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Tree-based launch in Open MPI (part 2)

In my prior blog entry, I described the basics of Open MPI’s tree-based launching system over ssh (yes, there are still some valid / good reasons for using ssh over a native job scheduler / resource manager’s parallel launch mechanisms…).

That entry got a little long, so I split the rest of the discussion into a separate blog entry.

The prior entry ended after describing that Open MPI uses a binomial tree-based launcher.

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Tree-based launch in Open MPI

I’ve mentioned it before: the run-time systems of MPI implementations are frequently unsung heroes.

A lot of blood, sweat, tears, and innovation goes into parallel run time systems, particularly those that can scale to very large systems.  But they’re  not discussed often, mainly because they’re not as sexy and ultra-low latency numbers, or other popular MPI benchmarks.

Here’s one cool thing that we added to the runtime in Open MPI a few years ago, and have continued to improve on over the years (including pretty pictures!).

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Holiday wishes

As usual, in the post-Supercomputing / post-US-Thanksgiving-holiday lull, the work that we have all put off since we started ignoring it to prepare for Supercomputing catches up to us.  Inevitably, it means that my writing here at the blog falls behind in December.  Sorry, folks!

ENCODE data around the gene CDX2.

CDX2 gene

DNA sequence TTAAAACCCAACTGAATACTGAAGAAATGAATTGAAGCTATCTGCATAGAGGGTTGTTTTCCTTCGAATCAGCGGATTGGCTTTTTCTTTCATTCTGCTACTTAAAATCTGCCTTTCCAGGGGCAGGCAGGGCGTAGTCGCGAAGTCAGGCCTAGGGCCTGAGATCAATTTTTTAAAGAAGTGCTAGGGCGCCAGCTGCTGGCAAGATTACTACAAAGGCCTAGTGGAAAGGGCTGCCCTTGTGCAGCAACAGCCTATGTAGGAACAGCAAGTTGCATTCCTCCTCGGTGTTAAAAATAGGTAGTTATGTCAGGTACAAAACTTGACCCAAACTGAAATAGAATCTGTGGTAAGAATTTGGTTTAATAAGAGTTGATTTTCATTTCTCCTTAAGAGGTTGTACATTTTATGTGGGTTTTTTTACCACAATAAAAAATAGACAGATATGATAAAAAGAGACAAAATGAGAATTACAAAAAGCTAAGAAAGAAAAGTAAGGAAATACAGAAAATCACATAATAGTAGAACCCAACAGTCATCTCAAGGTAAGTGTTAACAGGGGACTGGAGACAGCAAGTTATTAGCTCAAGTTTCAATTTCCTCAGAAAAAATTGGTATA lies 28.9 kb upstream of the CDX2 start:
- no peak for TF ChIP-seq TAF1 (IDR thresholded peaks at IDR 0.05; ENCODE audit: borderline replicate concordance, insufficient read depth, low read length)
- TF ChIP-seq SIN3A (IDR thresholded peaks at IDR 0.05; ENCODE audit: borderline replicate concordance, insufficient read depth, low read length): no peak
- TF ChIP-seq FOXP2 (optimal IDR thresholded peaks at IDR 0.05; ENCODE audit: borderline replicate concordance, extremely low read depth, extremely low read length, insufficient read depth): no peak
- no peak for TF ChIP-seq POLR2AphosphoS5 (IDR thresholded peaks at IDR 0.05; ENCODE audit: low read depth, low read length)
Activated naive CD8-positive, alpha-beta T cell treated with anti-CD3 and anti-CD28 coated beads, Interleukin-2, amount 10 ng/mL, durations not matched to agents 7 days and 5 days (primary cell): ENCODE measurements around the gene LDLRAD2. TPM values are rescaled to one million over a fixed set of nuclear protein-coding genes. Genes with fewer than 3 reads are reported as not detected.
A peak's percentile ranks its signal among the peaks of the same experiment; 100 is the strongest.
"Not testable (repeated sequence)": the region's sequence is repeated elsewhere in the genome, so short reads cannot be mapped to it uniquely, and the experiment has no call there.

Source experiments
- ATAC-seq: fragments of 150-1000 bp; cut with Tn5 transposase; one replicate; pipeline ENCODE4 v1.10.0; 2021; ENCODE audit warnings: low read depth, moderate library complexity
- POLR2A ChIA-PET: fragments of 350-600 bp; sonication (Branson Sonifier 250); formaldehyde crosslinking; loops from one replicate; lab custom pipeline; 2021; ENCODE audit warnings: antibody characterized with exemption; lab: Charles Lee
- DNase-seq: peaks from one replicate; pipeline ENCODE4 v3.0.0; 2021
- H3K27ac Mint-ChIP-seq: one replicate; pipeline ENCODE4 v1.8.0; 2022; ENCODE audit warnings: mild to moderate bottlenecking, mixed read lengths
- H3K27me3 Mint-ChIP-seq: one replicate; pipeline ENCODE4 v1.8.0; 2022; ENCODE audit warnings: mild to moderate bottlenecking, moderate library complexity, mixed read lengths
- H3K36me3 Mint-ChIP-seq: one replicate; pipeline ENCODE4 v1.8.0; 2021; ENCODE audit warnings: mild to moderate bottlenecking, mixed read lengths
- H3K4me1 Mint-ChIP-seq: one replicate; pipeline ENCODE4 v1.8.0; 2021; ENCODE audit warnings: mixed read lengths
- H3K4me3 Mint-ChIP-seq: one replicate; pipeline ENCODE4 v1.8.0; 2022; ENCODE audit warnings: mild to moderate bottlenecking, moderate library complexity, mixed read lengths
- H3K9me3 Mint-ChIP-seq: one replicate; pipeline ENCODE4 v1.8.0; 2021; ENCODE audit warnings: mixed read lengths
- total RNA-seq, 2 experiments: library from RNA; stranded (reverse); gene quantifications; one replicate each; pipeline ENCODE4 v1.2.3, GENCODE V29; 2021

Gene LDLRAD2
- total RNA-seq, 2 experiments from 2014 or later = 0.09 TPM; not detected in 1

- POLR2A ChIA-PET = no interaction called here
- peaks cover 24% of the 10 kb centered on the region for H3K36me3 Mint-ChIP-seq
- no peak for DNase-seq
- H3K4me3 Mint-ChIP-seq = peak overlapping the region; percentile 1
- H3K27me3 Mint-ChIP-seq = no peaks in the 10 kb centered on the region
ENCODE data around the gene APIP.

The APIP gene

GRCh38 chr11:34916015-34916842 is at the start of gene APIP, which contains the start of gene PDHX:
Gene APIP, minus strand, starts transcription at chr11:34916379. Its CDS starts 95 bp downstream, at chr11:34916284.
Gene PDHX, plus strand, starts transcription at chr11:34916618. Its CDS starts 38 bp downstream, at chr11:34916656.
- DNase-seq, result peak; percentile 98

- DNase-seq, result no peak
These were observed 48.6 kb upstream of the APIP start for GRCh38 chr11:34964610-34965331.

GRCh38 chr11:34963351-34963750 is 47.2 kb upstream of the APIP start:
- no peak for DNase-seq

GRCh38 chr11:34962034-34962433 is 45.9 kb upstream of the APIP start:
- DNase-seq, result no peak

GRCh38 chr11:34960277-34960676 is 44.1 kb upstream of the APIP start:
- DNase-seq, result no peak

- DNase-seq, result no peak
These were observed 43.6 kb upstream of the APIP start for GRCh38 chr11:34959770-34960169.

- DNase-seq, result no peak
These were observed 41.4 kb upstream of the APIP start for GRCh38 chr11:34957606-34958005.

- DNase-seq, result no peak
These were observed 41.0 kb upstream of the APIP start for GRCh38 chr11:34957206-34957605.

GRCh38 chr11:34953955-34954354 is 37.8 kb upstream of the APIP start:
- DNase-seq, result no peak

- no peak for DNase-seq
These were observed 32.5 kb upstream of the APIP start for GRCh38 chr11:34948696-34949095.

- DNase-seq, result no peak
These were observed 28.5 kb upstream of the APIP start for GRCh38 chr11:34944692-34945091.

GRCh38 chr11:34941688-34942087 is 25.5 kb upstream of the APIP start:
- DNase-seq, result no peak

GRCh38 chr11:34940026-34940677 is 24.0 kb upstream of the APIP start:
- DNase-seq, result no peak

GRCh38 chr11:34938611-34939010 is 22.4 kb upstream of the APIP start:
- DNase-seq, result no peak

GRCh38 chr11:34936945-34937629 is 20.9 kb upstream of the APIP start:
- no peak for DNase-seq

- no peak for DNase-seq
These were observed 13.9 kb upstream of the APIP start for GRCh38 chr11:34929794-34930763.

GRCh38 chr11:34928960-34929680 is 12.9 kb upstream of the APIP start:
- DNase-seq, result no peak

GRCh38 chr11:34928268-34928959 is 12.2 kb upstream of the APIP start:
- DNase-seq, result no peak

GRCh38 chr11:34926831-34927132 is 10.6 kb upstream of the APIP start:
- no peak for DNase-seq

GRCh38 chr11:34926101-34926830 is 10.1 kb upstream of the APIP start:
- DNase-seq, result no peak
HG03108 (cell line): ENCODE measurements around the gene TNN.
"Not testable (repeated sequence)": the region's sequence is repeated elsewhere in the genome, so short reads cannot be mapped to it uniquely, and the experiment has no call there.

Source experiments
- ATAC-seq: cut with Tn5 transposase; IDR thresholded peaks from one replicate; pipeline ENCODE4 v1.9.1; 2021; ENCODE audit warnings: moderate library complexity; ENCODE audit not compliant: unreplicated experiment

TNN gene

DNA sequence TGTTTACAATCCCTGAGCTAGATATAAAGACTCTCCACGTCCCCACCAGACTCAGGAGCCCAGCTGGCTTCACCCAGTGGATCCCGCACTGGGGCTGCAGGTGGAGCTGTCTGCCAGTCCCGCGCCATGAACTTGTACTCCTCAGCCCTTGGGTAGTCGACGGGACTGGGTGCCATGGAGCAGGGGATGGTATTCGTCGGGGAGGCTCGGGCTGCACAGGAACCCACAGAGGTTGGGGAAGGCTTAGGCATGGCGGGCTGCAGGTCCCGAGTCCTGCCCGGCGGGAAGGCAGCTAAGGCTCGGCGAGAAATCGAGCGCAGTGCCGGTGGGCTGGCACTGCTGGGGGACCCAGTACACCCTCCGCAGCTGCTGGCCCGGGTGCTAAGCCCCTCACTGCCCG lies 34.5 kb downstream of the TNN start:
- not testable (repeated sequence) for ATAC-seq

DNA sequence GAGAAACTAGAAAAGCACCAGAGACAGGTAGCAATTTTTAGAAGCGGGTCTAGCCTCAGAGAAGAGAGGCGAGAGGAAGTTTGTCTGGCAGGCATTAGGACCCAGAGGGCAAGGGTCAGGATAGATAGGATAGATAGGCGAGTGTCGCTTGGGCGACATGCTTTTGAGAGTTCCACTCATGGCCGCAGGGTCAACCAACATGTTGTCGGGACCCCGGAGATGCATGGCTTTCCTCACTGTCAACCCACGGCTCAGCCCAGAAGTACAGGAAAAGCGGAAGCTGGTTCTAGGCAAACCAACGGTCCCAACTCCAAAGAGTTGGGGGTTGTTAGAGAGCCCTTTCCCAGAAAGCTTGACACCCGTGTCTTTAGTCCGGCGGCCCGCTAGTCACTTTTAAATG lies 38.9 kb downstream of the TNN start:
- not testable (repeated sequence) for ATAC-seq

To make up for that, here’s a little ditty I wrote to tide us all over until we all return after the new year.

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libfabric support of usNIC in Open MPI

I’ve previously written about libfabric.  Here’s some highlights:

Today, we’re pleased to announce the next step in our libfabric journey: my team at Cisco (the UCS product team) is contributing an open source plugin to Open MPI that uses the libfabric APIs.

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usNIC support for the Intel MPI Library

Intel MPI LibraryCisco is pleased to announce the intention to support the Intel MPI Library™ with usNIC on the UCS server and Nexus switches product lines over the ultra low latency Ethernet and routable IP transports, at both 10GE and 40GE speeds.

usNIC will be enabled by a simple library plugin to the uDAPL framework included in enterprise Linux distributions. The Intel MPI Library can utilize the usNIC uDAPL library plugin without any modifications to existing MPI applications.

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